- Associated Press - Thursday, December 14, 2017

MADISON, Wis. (AP) - Two Wisconsin communities have been awarded federal funding to improve their responses to sexual assault and domestic violence cases.

The city of Superior and Sauk County received about $450,000 each from the U.S. Department of Justice’s Office on Violence Against Women, Wisconsin Public Radio reported .

The grant will fund a full-time detective dedicated to domestic violence cases, said Superior Police Chief Nick Alexander. A victims advocate from the Center Against Sexual and Domestic Abuse will work with the detective.

“To have somebody dedicated to the follow-up and give the victim special attention and to dedicate investigative resources too - that’s certainly going to have an impact,” Alexander said.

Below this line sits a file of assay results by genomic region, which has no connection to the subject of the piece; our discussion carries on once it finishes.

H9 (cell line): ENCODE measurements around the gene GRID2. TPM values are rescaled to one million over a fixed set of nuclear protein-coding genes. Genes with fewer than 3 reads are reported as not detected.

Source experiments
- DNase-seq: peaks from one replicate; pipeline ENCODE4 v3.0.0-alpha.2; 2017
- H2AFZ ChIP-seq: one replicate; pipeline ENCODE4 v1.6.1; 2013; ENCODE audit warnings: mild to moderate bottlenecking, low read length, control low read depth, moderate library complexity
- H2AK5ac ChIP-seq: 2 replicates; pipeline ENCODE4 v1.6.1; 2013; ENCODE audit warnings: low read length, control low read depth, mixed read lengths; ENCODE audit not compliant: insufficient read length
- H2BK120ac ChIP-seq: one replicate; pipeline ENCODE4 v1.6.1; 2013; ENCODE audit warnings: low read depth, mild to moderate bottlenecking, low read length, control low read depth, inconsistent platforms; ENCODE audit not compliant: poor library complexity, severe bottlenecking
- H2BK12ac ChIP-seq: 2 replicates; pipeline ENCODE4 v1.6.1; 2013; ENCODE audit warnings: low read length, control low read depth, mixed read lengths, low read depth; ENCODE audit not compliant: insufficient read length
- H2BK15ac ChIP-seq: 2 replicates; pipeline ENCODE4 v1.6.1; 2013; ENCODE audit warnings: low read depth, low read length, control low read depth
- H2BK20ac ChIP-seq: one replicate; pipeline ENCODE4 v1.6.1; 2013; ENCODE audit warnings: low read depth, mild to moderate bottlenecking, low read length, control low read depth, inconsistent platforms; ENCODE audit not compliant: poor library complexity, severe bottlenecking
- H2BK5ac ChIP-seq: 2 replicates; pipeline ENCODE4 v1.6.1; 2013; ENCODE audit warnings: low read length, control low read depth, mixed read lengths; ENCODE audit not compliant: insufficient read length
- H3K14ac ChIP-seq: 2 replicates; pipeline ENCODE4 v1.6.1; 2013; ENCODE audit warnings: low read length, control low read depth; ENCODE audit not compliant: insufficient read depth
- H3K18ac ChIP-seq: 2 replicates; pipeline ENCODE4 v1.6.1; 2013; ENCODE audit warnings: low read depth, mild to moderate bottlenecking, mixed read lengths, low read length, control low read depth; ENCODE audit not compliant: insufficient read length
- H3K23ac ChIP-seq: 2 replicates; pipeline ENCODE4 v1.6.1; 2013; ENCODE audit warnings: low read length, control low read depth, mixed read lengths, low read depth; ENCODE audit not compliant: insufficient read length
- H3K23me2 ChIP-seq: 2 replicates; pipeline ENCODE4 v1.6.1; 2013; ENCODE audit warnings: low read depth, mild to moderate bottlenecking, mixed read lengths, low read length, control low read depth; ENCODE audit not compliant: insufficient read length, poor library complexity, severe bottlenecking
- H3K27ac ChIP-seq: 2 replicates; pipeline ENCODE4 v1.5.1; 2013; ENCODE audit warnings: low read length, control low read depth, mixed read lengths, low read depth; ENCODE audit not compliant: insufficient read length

Local law enforcement responded to 585 domestic violence calls last year, he said. The funding will hopefully help make victims feel safe, reduce barriers to reporting sexual assault and improve accountability among offenders, Alexander said.

Sauk County will use its money to help improve relationships between the district attorney’s office, law enforcement and Hope House, a local victims advocate group, said Rick Spoentgen, assistant district attorney.

“We can also improve our systemic responses. We can improve our interviews. We can improve our investigations, and we can improve our ultimate prosecution to hopefully hold more people accountable,” he said.

Spoentgen said the funds could also be used to expand existing trauma training for law enforcement and attorneys.

The grants will last for the next three years. The Department of Justice awarded more than $30 million to 50 applicants across the U.S.

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Information from: Wisconsin Public Radio, http://www.wpr.org

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